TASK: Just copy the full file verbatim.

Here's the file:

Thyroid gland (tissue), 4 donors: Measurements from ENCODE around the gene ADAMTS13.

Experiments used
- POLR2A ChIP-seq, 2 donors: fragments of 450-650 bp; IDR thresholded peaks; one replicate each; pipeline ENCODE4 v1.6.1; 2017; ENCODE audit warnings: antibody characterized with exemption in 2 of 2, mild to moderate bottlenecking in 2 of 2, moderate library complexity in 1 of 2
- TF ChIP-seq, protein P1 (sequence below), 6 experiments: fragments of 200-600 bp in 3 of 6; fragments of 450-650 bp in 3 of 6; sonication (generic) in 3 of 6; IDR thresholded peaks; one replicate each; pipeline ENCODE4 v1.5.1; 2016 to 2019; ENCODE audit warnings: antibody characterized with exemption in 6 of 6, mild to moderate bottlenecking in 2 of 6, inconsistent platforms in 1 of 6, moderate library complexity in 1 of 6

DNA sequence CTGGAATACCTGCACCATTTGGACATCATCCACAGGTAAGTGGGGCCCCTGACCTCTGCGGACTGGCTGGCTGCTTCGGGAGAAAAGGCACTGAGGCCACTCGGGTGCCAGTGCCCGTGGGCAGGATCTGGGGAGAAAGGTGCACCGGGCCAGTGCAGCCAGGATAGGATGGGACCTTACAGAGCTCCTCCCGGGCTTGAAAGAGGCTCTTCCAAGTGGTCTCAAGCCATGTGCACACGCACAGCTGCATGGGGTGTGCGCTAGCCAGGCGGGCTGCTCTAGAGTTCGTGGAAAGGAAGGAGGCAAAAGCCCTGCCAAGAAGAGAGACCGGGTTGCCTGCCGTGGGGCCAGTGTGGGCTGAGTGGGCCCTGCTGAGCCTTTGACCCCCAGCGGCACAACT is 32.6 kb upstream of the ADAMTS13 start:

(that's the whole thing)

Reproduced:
Thyroid gland (tissue), 4 donors: Measurements from ENCODE around the gene ADAMTS13.

Experiments used
- POLR2A ChIP-seq, 2 donors: fragments of 450-650 bp; IDR thresholded peaks; one replicate each; pipeline ENCODE4 v1.6.1; 2017; ENCODE audit warnings: antibody characterized with exemption in 2 of 2, mild to moderate bottlenecking in 2 of 2, moderate library complexity in 1 of 2
- TF ChIP-seq, protein P1 (sequence below), 6 experiments: fragments of 200-600 bp in 3 of 6; fragments of 450-650 bp in 3 of 6; sonication (generic) in 3 of 6; IDR thresholded peaks; one replicate each; pipeline ENCODE4 v1.5.1; 2016 to 2019; ENCODE audit warnings: antibody characterized with exemption in 6 of 6, mild to moderate bottlenecking in 2 of 6, inconsistent platforms in 1 of 6, moderate library complexity in 1 of 6

DNA sequence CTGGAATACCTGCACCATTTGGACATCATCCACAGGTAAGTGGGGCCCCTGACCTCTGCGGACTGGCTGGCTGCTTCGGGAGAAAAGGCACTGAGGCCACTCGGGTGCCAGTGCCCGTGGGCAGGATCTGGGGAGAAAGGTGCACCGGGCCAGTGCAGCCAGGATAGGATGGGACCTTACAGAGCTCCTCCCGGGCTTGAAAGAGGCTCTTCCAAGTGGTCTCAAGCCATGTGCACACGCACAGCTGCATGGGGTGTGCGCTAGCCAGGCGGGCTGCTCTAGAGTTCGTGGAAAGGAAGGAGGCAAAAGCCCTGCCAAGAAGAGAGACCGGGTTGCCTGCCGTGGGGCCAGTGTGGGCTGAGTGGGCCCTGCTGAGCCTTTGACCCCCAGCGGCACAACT is 32.6 kb upstream of the ADAMTS13 start: